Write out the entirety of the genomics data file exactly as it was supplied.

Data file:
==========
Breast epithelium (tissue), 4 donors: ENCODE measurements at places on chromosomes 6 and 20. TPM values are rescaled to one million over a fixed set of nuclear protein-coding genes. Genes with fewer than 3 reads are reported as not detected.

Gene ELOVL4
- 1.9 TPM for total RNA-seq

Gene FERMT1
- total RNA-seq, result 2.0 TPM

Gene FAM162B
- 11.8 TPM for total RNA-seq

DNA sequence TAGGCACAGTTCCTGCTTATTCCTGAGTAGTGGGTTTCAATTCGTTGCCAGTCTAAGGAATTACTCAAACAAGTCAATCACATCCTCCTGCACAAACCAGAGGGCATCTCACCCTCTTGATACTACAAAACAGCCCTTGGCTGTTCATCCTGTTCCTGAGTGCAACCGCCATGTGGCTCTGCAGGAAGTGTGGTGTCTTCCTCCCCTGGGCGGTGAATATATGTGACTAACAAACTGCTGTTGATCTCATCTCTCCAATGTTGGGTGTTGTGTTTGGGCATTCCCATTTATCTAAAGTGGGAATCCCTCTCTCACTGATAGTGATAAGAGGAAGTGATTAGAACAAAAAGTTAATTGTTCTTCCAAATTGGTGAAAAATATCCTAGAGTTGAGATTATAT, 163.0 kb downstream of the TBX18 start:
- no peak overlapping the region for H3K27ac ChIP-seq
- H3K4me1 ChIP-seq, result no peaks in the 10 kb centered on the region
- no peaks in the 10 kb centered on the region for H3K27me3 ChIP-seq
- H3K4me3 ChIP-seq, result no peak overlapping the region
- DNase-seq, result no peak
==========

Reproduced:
Breast epithelium (tissue), 4 donors: ENCODE measurements at places on chromosomes 6 and 20. TPM values are rescaled to one million over a fixed set of nuclear protein-coding genes. Genes with fewer than 3 reads are reported as not detected.

Gene ELOVL4
- 1.9 TPM for total RNA-seq

Gene FERMT1
- total RNA-seq, result 2.0 TPM

Gene FAM162B
- 11.8 TPM for total RNA-seq

DNA sequence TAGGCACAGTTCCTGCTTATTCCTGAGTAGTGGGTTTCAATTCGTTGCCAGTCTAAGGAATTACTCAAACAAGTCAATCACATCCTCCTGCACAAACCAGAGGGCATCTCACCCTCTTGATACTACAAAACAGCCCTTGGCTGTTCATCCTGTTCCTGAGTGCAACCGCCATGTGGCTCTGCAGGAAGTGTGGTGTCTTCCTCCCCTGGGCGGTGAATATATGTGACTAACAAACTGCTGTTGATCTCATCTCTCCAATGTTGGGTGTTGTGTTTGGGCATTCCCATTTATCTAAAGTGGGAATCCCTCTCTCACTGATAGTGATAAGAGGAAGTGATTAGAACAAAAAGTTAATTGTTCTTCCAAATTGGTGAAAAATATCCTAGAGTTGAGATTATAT, 163.0 kb downstream of the TBX18 start:
- no peak overlapping the region for H3K27ac ChIP-seq
- H3K4me1 ChIP-seq, result no peaks in the 10 kb centered on the region
- no peaks in the 10 kb centered on the region for H3K27me3 ChIP-seq
- H3K4me3 ChIP-seq, result no peak overlapping the region
- DNase-seq, result no peak